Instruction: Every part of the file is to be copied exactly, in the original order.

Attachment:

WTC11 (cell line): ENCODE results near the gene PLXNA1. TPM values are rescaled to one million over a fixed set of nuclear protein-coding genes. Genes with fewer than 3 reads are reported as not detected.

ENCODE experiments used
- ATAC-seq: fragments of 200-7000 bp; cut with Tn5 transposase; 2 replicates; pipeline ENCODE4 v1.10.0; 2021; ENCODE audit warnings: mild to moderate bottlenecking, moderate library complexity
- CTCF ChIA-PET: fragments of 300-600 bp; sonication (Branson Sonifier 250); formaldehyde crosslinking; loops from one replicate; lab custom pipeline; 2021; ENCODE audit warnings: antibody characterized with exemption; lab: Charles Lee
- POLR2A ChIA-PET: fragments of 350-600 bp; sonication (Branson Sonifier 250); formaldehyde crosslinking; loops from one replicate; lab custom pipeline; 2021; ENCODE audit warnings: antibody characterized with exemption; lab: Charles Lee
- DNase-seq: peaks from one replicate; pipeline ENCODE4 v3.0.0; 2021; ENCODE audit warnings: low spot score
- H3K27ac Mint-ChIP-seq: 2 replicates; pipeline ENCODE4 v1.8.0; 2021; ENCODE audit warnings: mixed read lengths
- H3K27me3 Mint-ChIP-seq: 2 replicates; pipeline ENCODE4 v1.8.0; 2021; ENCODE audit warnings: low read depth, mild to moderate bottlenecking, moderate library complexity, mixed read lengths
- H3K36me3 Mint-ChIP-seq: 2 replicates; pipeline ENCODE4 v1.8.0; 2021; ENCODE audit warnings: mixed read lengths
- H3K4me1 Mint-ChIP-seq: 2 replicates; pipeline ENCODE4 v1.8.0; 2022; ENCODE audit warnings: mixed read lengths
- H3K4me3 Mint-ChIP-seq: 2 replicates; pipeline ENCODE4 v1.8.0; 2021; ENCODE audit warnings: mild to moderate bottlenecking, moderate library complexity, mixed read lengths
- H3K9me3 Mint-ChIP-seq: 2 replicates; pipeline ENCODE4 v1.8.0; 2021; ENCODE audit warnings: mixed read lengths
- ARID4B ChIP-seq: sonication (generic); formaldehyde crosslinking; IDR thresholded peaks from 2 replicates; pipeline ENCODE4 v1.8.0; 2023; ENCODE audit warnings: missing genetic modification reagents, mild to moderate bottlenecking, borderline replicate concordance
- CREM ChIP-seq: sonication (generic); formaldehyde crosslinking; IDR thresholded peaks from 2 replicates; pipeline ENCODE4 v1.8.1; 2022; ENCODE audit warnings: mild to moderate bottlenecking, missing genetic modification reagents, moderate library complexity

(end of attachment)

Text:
WTC11 (cell line): ENCODE results near the gene PLXNA1. TPM values are rescaled to one million over a fixed set of nuclear protein-coding genes. Genes with fewer than 3 reads are reported as not detected.

ENCODE experiments used
- ATAC-seq: fragments of 200-7000 bp; cut with Tn5 transposase; 2 replicates; pipeline ENCODE4 v1.10.0; 2021; ENCODE audit warnings: mild to moderate bottlenecking, moderate library complexity
- CTCF ChIA-PET: fragments of 300-600 bp; sonication (Branson Sonifier 250); formaldehyde crosslinking; loops from one replicate; lab custom pipeline; 2021; ENCODE audit warnings: antibody characterized with exemption; lab: Charles Lee
- POLR2A ChIA-PET: fragments of 350-600 bp; sonication (Branson Sonifier 250); formaldehyde crosslinking; loops from one replicate; lab custom pipeline; 2021; ENCODE audit warnings: antibody characterized with exemption; lab: Charles Lee
- DNase-seq: peaks from one replicate; pipeline ENCODE4 v3.0.0; 2021; ENCODE audit warnings: low spot score
- H3K27ac Mint-ChIP-seq: 2 replicates; pipeline ENCODE4 v1.8.0; 2021; ENCODE audit warnings: mixed read lengths
- H3K27me3 Mint-ChIP-seq: 2 replicates; pipeline ENCODE4 v1.8.0; 2021; ENCODE audit warnings: low read depth, mild to moderate bottlenecking, moderate library complexity, mixed read lengths
- H3K36me3 Mint-ChIP-seq: 2 replicates; pipeline ENCODE4 v1.8.0; 2021; ENCODE audit warnings: mixed read lengths
- H3K4me1 Mint-ChIP-seq: 2 replicates; pipeline ENCODE4 v1.8.0; 2022; ENCODE audit warnings: mixed read lengths
- H3K4me3 Mint-ChIP-seq: 2 replicates; pipeline ENCODE4 v1.8.0; 2021; ENCODE audit warnings: mild to moderate bottlenecking, moderate library complexity, mixed read lengths
- H3K9me3 Mint-ChIP-seq: 2 replicates; pipeline ENCODE4 v1.8.0; 2021; ENCODE audit warnings: mixed read lengths
- ARID4B ChIP-seq: sonication (generic); formaldehyde crosslinking; IDR thresholded peaks from 2 replicates; pipeline ENCODE4 v1.8.0; 2023; ENCODE audit warnings: missing genetic modification reagents, mild to moderate bottlenecking, borderline replicate concordance
- CREM ChIP-seq: sonication (generic); formaldehyde crosslinking; IDR thresholded peaks from 2 replicates; pipeline ENCODE4 v1.8.1; 2022; ENCODE audit warnings: mild to moderate bottlenecking, missing genetic modification reagents, moderate library complexity